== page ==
Gaviota Peak LPC

Jun 24, 2010
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Gaviota Peak lies in the Santa Ynez Mountains overlooking the Santa Barbara County coastline, where US101 turns away from the coast and heads north towards Santa Maria. This LPC peak is the last of the moderately high summits in this rugged chain looking west, as the elevation drops to the more rounded hills found in the Lompoc area. The hike is short, about three miles, but gains more than 2,000ft from the TH. There were five of us staying with my brother Ron for a short holiday, including my eldest brother Jim and three of our kids. The previous day's hike to Cathedral was made tougher than it needed to be due to a late start that made it uncomfortably warm. Summer isn't the best time to be hiking the hills in Santa Barbara in the afternoon but it would still be quite pleasant in the early morning. Unfortunately I was not able to talk anyone else into getting up before 6a, so I was on my own for the hike to Gaviota Peak.

It was easy enough to find the trailhead, a mere third of a mile from the US101/SR1 junction, part of Gaviota State Park. An impressive canyon has been carved through a break in the range here, where the Canada de la Gaviota flows south to Gaviota Beach as it drains a large section of the range's north side. Signs requesting a $2 fee are posted conspicuously, but as I had no small bills I decided to forgo the required donation. I also noted that I was an hour and a half early from the 8a opening time of the trailhead. My van would be somewhat a sitting duck so close to the highway, but I figured my chances of getting caught during a two hour hike were relatively low. Off I went.

There are no signs indicating a trail to Gaviota Peak at the start, but I passed one within five minutes. It also showed another trail called the Trespass Trail that almost had me curious to see where it goes - how does a trail get a name like that? The Gaviota Peak Trail is really an old dirt road that leads up to the main crest of the east-west trending range. Near the start is a hot springs that my guidebook describes as tepid at best and strongly smelling of sulpher, so that I never sought out the pools. I found the creek with lukewarm water running across the road which convinced me I wasn't missing much on that score.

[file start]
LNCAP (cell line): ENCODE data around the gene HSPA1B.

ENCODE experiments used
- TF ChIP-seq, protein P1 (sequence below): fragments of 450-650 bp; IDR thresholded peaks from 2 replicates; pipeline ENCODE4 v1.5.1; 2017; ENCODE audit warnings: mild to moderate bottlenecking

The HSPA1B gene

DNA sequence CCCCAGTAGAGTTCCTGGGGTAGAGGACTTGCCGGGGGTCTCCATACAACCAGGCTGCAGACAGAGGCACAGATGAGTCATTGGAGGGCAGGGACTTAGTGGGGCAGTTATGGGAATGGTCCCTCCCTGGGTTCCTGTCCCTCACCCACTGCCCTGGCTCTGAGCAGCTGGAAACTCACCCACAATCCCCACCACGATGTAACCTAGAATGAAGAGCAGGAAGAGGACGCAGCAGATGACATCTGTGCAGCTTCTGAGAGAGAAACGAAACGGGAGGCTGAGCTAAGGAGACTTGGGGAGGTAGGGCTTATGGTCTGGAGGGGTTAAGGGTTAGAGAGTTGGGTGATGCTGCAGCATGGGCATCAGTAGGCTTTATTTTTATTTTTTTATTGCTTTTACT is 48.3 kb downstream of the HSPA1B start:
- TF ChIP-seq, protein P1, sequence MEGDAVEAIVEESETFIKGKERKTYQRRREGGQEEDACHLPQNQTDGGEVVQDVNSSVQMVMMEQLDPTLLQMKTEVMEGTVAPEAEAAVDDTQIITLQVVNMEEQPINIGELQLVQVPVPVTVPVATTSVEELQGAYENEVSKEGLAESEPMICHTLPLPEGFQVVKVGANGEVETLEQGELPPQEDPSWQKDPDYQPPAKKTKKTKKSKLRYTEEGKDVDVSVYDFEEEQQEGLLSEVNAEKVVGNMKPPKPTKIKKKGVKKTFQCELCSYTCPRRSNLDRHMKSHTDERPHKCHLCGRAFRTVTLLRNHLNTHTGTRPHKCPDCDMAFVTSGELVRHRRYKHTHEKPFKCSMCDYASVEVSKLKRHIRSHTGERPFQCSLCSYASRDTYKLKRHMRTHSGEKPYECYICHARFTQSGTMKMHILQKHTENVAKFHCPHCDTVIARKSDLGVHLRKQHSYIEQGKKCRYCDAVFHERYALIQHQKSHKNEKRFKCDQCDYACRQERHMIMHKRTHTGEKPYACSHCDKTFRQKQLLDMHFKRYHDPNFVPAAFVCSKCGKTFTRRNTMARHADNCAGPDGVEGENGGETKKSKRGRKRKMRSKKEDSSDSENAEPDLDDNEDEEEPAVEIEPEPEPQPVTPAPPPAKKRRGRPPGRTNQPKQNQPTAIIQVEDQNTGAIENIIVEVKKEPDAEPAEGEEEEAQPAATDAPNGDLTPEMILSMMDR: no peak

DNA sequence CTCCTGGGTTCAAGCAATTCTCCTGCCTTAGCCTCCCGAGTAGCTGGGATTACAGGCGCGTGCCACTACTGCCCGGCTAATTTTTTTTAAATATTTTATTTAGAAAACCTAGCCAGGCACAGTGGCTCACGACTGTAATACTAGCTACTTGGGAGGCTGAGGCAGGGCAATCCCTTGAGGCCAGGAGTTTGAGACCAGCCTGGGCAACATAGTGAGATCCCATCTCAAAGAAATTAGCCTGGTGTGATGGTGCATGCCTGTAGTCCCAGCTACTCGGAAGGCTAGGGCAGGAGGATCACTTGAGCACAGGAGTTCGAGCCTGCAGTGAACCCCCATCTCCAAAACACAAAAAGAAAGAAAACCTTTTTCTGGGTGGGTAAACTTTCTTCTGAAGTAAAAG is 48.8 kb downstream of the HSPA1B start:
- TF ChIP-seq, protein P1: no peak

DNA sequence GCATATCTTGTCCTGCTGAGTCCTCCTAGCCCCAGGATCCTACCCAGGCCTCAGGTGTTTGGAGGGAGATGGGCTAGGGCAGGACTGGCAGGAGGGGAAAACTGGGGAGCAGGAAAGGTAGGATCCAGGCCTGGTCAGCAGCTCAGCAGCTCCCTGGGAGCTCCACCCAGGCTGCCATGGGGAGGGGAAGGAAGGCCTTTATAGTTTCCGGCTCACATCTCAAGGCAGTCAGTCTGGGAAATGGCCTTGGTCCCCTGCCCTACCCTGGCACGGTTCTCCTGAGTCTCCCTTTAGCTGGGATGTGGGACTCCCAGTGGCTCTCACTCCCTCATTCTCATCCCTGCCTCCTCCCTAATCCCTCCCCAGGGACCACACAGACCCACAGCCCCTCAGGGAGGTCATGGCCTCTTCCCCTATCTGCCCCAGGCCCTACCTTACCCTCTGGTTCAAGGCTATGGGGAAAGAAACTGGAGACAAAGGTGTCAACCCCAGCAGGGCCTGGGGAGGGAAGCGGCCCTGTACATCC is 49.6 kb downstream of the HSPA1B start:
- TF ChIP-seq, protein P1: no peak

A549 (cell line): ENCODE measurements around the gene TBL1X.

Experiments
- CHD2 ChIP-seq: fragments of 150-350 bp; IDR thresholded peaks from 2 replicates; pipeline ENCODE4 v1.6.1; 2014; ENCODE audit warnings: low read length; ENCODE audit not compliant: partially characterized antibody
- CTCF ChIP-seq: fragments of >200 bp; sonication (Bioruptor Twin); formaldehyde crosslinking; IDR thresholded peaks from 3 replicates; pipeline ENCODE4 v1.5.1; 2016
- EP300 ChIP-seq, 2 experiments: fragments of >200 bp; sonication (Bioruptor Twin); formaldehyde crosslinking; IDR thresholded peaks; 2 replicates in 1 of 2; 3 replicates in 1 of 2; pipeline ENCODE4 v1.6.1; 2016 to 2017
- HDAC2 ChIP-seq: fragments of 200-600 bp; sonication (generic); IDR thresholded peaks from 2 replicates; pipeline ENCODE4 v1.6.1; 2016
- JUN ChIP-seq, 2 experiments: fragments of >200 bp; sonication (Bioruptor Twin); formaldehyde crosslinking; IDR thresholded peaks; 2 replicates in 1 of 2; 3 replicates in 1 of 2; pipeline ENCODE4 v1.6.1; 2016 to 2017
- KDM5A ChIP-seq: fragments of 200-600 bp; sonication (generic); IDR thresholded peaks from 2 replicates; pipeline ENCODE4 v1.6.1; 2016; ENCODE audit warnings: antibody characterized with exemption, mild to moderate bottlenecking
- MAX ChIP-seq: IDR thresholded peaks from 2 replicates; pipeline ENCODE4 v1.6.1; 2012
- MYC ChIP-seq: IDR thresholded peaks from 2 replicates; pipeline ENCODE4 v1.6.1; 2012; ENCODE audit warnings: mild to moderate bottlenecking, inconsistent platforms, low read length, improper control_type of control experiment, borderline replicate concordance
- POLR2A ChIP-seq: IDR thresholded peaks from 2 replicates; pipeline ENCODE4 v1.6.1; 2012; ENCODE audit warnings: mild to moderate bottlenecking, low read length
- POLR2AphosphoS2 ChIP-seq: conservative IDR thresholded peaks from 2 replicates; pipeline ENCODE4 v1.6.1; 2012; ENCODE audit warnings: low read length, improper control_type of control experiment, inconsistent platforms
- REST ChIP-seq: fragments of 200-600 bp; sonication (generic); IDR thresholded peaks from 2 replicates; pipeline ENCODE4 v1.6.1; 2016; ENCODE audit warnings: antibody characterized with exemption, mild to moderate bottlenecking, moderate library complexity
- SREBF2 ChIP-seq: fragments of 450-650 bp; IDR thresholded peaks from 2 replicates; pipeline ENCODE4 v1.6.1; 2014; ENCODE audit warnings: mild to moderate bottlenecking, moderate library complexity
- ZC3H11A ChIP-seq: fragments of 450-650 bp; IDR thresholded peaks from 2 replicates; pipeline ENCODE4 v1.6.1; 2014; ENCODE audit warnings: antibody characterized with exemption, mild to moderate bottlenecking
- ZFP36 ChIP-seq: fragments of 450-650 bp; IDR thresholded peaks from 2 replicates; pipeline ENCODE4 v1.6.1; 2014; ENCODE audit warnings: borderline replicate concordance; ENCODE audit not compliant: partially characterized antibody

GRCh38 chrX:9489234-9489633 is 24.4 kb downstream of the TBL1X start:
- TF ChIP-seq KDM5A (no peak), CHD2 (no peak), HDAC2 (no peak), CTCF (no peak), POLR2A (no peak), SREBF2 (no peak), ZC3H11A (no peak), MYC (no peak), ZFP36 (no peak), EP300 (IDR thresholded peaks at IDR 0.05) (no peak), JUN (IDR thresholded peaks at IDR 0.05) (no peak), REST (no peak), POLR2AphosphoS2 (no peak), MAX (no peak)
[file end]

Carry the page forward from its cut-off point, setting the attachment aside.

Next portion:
There was some poison oak to be found on either side of the road, concentrated more in the drainages and dissuading me further from trying the narrow use trails towards the hot springs. The lower portion of the canyon near the start had some towering sycamore trees, some of the largest and probably oldest that I have seen in the state. Higher up there were some flower displays, but these mostly of a few varieties as the hot summer months started off.

The coast had been socked in with fog on the 33 mile drive to the trailhead, and hung overhead on much of the back side of the Santa Ynez Mountains as well. Fortunately I did not have to hike long before I was above the cloud layer as the sun rose on surrounding hills that were high enough to poke through the fog. It took but an hour to hike the road to the crest, followed by a few minutes on a side trail at a fork to reach the summit of Gaviota Peak.

A large stainless steel bin placed in 2003 made for an elaborate (and quite heavy) register container. It was filled nearly to the brim with half a dozen register books, tons of loose paper, business cards, and other junk. It all combined to look more like a small trash can than a summit register. The benchmark appears to have been removed but I found a locating marker nearby. The view was much as I was expecting with fog towards the coast where I could just make out two of the larger of the Channel Islands, Santa Rosa and Santa Cruz. Inland the fog was burning off quickly and would be gone by time I returned to the trailhead. I noted that the road I had taken continues east along the crest and would make for an enjoyable, long hike in the cooler months.

I was happy to find no ticket on the car when I returned after less than two hours. When I got back to Ron's place the others were still in bed, so it appeared I'd missed nothing. In fact Jim's comment upon coming out of the bedroom a short while later was, "I thought you were going for a hike?" I sort of smiled, "I did..." My follow-on, "lazy ass," I kept to myself.

Bill F comments on 03/07/19:
The Trespass trail is well worth taking. It starts on a dirt road but then turns to single track (although much of it originated on old ranch roads). It is slightly longer from the TH to the summit but very scenic with ocean views and views up and down the coast. We usually do this as a loop hike up the Trespass trail and down the fire road in the evening near the summer solstice. I have hiked to Gaviota Peak 35 times (as of March 2019). I have seen several parking tickets at the TH, not actually tickets but requests from the state park ranger to pay the $2. Free parking is available about 100 yards up the road from the TH.
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